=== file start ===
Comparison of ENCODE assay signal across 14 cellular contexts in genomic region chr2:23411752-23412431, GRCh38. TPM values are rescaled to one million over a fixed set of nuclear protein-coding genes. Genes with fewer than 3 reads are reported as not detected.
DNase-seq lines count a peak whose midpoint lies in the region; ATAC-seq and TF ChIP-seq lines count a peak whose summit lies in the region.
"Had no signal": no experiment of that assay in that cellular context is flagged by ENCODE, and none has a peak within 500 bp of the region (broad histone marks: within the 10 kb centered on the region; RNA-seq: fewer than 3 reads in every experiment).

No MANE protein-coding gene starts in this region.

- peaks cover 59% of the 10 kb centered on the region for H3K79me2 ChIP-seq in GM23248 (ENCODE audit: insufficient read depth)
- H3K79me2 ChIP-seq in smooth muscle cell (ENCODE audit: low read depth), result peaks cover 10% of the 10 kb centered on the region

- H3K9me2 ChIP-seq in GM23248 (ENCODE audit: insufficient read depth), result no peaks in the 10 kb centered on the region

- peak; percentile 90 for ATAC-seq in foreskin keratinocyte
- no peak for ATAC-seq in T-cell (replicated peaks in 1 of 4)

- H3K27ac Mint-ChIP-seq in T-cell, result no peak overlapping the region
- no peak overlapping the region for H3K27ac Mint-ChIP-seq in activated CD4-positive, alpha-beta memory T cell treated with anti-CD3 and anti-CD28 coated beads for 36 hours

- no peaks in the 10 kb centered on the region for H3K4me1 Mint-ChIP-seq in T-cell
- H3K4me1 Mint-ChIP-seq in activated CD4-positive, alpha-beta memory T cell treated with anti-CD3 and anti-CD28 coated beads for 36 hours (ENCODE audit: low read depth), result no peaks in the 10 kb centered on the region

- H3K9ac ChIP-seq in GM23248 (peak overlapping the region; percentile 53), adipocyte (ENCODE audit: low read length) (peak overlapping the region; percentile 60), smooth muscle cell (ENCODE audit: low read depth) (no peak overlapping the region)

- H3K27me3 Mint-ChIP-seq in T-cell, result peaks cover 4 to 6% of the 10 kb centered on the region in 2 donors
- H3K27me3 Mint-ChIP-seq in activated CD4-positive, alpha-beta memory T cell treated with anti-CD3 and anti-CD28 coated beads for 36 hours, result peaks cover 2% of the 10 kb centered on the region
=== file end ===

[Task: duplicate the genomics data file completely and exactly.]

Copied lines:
Comparison of ENCODE assay signal across 14 cellular contexts in genomic region chr2:23411752-23412431, GRCh38. TPM values are rescaled to one million over a fixed set of nuclear protein-coding genes. Genes with fewer than 3 reads are reported as not detected.
DNase-seq lines count a peak whose midpoint lies in the region; ATAC-seq and TF ChIP-seq lines count a peak whose summit lies in the region.
"Had no signal": no experiment of that assay in that cellular context is flagged by ENCODE, and none has a peak within 500 bp of the region (broad histone marks: within the 10 kb centered on the region; RNA-seq: fewer than 3 reads in every experiment).

No MANE protein-coding gene starts in this region.

- peaks cover 59% of the 10 kb centered on the region for H3K79me2 ChIP-seq in GM23248 (ENCODE audit: insufficient read depth)
- H3K79me2 ChIP-seq in smooth muscle cell (ENCODE audit: low read depth), result peaks cover 10% of the 10 kb centered on the region

- H3K9me2 ChIP-seq in GM23248 (ENCODE audit: insufficient read depth), result no peaks in the 10 kb centered on the region

- peak; percentile 90 for ATAC-seq in foreskin keratinocyte
- no peak for ATAC-seq in T-cell (replicated peaks in 1 of 4)

- H3K27ac Mint-ChIP-seq in T-cell, result no peak overlapping the region
- no peak overlapping the region for H3K27ac Mint-ChIP-seq in activated CD4-positive, alpha-beta memory T cell treated with anti-CD3 and anti-CD28 coated beads for 36 hours

- no peaks in the 10 kb centered on the region for H3K4me1 Mint-ChIP-seq in T-cell
- H3K4me1 Mint-ChIP-seq in activated CD4-positive, alpha-beta memory T cell treated with anti-CD3 and anti-CD28 coated beads for 36 hours (ENCODE audit: low read depth), result no peaks in the 10 kb centered on the region

- H3K9ac ChIP-seq in GM23248 (peak overlapping the region; percentile 53), adipocyte (ENCODE audit: low read length) (peak overlapping the region; percentile 60), smooth muscle cell (ENCODE audit: low read depth) (no peak overlapping the region)

- H3K27me3 Mint-ChIP-seq in T-cell, result peaks cover 4 to 6% of the 10 kb centered on the region in 2 donors
- H3K27me3 Mint-ChIP-seq in activated CD4-positive, alpha-beta memory T cell treated with anti-CD3 and anti-CD28 coated beads for 36 hours, result peaks cover 2% of the 10 kb centered on the region